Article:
All our rocks are carefully selected for educational study. They come in labelled trays. The trays are normally 3″ x 2″ size depending on the rarity of the specimen. Average specimen size is shown below. These are ideal for classroom teaching and are a size that can be easily passed round the classroom for students to get a feel for each type.
Gneiss (/ˈnaɪs/) is a common and widely distributed type of metamorphic rock. Gneiss is formed by high temperature and high-pressure metamorphic processes acting on formations composed of igneous or sedimentary rocks. Orthogneiss is gneiss derived from igneous rock (such as granite). Paragneiss is gneiss derived from sedimentary rock (such as sandstone). Gneiss forms at higher temperatures and pressures than schist. Gneiss nearly always shows a banded texture characterized by alternating darker and lighter colored bands and without a distinct foliation.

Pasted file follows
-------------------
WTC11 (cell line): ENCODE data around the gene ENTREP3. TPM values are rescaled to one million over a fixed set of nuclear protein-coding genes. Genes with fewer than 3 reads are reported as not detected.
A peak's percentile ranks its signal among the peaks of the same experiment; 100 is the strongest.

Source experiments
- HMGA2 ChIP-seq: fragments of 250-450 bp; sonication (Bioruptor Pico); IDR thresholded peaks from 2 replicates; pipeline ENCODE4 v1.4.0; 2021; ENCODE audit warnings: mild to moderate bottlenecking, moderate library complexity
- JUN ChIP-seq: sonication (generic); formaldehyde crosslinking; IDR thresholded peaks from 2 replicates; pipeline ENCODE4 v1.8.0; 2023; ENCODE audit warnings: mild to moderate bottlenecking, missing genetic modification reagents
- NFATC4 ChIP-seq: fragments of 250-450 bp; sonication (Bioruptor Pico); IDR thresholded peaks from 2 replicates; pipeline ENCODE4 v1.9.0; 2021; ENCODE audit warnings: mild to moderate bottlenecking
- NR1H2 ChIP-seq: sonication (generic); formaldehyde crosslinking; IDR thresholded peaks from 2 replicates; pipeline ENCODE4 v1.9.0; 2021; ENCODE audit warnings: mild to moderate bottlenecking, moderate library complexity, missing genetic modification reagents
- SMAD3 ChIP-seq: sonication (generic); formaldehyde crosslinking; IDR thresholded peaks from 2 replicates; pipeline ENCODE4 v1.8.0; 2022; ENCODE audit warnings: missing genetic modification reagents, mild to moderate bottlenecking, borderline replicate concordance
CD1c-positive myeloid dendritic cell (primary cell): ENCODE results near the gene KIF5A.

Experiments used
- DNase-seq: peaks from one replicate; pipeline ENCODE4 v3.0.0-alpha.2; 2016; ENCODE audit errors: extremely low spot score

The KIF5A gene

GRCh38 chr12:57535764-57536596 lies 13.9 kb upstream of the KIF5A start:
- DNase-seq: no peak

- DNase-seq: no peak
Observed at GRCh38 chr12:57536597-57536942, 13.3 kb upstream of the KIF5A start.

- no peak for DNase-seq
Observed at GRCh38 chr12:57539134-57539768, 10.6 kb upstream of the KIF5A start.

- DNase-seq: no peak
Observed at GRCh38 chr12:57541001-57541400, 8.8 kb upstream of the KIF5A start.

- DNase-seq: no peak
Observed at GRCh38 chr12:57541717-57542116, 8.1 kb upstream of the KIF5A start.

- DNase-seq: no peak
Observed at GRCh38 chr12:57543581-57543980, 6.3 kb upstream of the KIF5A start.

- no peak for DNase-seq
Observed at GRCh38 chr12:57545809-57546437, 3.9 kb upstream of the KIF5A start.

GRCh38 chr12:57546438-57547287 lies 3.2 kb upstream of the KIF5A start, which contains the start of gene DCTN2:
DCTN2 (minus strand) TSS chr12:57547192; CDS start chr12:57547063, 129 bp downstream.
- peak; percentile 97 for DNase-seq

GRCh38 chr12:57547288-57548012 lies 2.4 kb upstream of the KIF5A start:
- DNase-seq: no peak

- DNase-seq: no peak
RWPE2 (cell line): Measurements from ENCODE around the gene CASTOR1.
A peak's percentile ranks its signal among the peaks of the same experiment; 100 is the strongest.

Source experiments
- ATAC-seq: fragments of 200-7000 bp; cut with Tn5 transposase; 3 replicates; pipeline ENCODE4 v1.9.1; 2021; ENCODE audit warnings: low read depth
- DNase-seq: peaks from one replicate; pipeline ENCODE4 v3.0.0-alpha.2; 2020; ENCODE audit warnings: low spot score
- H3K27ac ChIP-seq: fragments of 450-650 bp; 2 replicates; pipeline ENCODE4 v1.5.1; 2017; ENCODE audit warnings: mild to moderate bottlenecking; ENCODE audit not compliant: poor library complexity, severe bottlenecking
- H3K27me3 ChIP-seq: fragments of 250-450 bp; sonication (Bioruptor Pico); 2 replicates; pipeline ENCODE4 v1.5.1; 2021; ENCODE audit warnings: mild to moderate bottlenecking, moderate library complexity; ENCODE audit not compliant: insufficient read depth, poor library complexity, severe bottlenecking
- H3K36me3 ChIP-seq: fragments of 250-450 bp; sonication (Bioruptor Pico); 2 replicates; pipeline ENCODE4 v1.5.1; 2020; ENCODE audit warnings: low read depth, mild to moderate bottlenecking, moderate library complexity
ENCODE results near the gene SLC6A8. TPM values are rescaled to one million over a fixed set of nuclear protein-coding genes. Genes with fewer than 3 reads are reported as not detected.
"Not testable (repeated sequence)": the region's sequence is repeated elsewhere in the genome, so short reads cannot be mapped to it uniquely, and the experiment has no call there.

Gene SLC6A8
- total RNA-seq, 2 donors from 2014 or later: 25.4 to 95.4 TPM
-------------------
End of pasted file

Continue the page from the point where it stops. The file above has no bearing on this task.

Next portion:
Augen gneiss, from the German: Augen [ˈaʊɡən], meaning “eyes”, is a coarse-grained gneiss resulting from metamorphism of granite, which contains characteristic elliptic or lenticular shear-bound feldspar porphyroclasts, normally microcline, within the layering of the quartz, biotite and magnetite bands.